The Yelow Wall Paper by Charlotte Perkins Gilman

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Imagine feeling like a prisoner in own your own body, and in your own mind. And you have little to no energy, or motivation to do anything. Picture not being able to just let go of the little things before they become big things in your mind and consuming your every thought. Or ultimately feeling like you just want to crawl under a rock, and die. Now how much worse do you think you would feel if no one believed you, or seemed interested in helping you get better? I know from personal experience it makes you feel so helpless, so worthless; and it is detrimental to your health forcing your depression to worsen. And this neglect was far more common for women before the 21st century dealing with psychological problems. "The Yellow Wallpaper" draws attention to the female experience with depression in the late 19th century by showing the lack of a voice, the misdiagnoses, and the ridiculous treatments they were subjected to.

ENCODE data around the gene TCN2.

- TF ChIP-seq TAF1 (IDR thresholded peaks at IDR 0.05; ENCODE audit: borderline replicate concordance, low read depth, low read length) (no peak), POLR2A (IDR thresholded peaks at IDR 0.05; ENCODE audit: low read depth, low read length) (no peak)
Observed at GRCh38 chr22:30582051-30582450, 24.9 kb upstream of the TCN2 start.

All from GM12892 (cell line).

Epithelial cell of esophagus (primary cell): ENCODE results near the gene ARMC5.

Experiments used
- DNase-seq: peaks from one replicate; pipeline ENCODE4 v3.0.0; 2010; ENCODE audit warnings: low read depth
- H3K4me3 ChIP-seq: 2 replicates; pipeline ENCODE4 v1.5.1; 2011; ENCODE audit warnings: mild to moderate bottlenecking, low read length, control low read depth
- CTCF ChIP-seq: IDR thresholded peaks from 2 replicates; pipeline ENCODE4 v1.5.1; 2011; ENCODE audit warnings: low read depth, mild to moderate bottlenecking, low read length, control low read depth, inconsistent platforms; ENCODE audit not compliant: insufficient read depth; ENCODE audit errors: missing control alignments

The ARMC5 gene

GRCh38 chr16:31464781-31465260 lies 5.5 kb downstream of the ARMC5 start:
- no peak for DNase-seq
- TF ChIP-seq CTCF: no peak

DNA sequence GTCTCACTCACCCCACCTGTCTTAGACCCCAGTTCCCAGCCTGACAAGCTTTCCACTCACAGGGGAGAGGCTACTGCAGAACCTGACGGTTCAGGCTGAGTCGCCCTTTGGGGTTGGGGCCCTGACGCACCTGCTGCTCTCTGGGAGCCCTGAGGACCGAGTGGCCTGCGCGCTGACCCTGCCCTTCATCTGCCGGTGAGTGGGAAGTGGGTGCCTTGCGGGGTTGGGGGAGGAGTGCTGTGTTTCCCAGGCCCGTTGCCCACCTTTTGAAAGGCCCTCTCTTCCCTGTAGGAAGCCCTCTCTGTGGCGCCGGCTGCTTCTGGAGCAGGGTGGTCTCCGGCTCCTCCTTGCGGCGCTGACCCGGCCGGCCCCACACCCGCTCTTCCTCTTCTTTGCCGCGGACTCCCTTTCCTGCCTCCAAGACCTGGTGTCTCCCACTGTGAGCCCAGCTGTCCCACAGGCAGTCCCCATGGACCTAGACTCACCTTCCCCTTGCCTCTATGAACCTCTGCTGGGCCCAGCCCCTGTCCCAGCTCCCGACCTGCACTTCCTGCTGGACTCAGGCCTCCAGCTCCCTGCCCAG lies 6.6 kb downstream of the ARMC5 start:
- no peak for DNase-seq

To begin with, the idea that women had any say in anything is fairly recent. Until 30-40 years ago, women were subservient in their marriages. They could not speak up, and go against their husbands wishes. Women not only had to respect their husbands, but also of any male in their family whether it be their father, brother, etc. This is evident in “The Yellow Wallpaper” when the narrator starts her journals with how her and her family came to be in that house for the summer. She says, “If a physician of high standing, and one's own husband, assures friends

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